Scientists have identified a genetically engineered virus that targets tumor cells. Reuters

Joe Biden's cancer moonshot might not be as far-fetched as you think.

Why? Because multiple U.S. agencies recently took steps to make the cancer moonshot a reality by further strengthening patent rights.

Earlier this summer, the Patent and Trademark Office created an expedited review process for certain patent applications covering "immunotherapies" — new cancer treatments that re-engineer the body's immune system to attack tumors. Within days, the National Institutes of Health rejected a petition that urged the agency to use "march-in" rights to effectively take back the patent on a prostate cancer drug: It would've had a chilling effect on the development of new drugs if such blatant government overreach was implemented.

Fortunately, both moves reaffirmed researchers' faith in the patent system, giving companies the confidence to continue investing in cancer research and countless other medical innovations. By maintaining strong patent protections, government officials can ensure such research continues to make the world a better place.

The landmark 1980 Bayh-Dole Act determined licensing parameters and restrictions that allow universities and other non-profit organizations to retain the patent rights in inventions developed by their inventors using federal funding. Championed by Sens. Birch Bayh (D-IN) and Bob Dole (R-KS), this law allows and encourages universities that receive government funding for basic research to patent their discoveries and then license them to private companies for development and commercialization. The "march-in" provision was included to deter a company from failing to develop a product. Fortunately, Bayh-Dole has been so successful in spurring the development of thousands of innovative products that march-in rights have never been exercised.

For context, before 1980, the federal government owned the patents resulting from publically-funded research. Because the government rarely licensed its patents to private companies and startups, these firms had no incentive to turn patented designs and ideas into real-world products for the American public. Not a single drug was developed based on research funded by the federal government.

The Bayh-Dole Act corrected the incentive structure and resulted in a flood of innovation. Since it became law, research institutions have been awarded over 80,000 patents, including for technologies such as MRI imaging and lasers. By licensing these patents to private companies, universities and non-profits have helped grow the economy by over a trillion dollars, create 10,000 startup companies, and support nearly 4 million jobs.

The architects of Bayh-Dole created march-in rights as a safety measure, reserving them for situations in which a patent holder sits on a needed discovery and refuses to turn it into a marketable product. March-in powers were never intended as a tool to regulate prices, which is how petitioners want the NIH to use the rights.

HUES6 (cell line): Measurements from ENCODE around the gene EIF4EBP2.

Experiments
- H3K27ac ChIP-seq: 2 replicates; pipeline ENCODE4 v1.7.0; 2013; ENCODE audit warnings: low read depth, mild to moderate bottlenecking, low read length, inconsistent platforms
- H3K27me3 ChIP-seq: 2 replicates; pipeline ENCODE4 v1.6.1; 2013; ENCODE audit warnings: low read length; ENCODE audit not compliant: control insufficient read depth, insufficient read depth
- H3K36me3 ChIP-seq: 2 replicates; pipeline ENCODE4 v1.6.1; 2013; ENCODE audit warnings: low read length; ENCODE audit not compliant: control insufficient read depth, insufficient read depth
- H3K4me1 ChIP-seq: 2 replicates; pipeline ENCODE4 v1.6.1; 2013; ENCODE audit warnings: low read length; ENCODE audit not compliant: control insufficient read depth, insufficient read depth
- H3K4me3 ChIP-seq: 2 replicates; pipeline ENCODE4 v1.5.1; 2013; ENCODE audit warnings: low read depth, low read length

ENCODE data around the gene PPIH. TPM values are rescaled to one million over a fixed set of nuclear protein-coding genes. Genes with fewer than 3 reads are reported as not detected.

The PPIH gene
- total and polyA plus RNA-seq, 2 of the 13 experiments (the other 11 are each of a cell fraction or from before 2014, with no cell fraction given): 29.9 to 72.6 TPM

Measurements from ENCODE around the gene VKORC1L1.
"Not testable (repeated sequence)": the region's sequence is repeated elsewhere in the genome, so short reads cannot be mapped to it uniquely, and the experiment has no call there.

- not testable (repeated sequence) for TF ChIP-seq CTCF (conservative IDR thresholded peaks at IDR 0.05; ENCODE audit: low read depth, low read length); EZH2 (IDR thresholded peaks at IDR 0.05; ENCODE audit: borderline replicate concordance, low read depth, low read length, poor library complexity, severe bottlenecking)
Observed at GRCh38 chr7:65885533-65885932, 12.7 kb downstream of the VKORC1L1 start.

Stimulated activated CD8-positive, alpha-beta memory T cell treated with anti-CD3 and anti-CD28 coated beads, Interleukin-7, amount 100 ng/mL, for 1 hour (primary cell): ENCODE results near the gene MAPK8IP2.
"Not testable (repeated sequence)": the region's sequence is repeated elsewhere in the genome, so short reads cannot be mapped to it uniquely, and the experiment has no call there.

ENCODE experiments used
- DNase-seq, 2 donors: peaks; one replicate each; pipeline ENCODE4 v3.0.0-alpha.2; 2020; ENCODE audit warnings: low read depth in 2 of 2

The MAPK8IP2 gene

The Founding Fathers understood the power of intellectual property — that's why they enshrined patent protections in the Constitution. They knew that giving people and businesses the right to monetize their own ideas would guarantee centuries of American prosperity.

Weakening patent rights, so breakthrough inventions can be copied with impunity, would have devastating consequences on American innovation.

The majority of university inventions are licensed and optioned by startups and small companies. Such companies take huge risks to develop these early-stage discoveries, usually investing many times more than the government spent on the original research.

Scaling back IP protections, thus allowing competitors in the door earlier, might temporarily lower prices — but only at the more fundamental cost of repealing the financial incentive to create. Developers would have a much harder time attracting investment capital. Innovation would slow to a crawl.

Unfortunately, the controversy over IP rights extends well beyond march-in petitions.

The Department of Education could soon require inventors of educational software to release their products via open licensing. In many instances, an open license would hamper developers' ability to attract the venture capital needed to produce tested, reliable educational software.

Some lawmakers in Connecticut recently sought to eliminate one university's non-profit tax status for research facilities that license their discoveries for commercial gain. That would effectively slap researchers with a big new tax bill.

Perhaps most egregiously, a powerful United Nations panel tasked with expanding medical access in poor countries will soon release a set of policy recommendations expected to include calls to loosen or even eliminate some IP rights.

Expensive research cannot take place without strong intellectual property rights. Everyone wants better drugs and the newest communications technologies. But no one will benefit from those innovations unless businesses have an incentive to develop them. Undermining patent protections — whether via march-in rights, mandatory open licensing, or outright weaker patent laws — would strangle the golden goose that has brought prosperity and improved health to millions of Americans and billions more around the world.

David Winwood is president of the Association of University Technology Managers.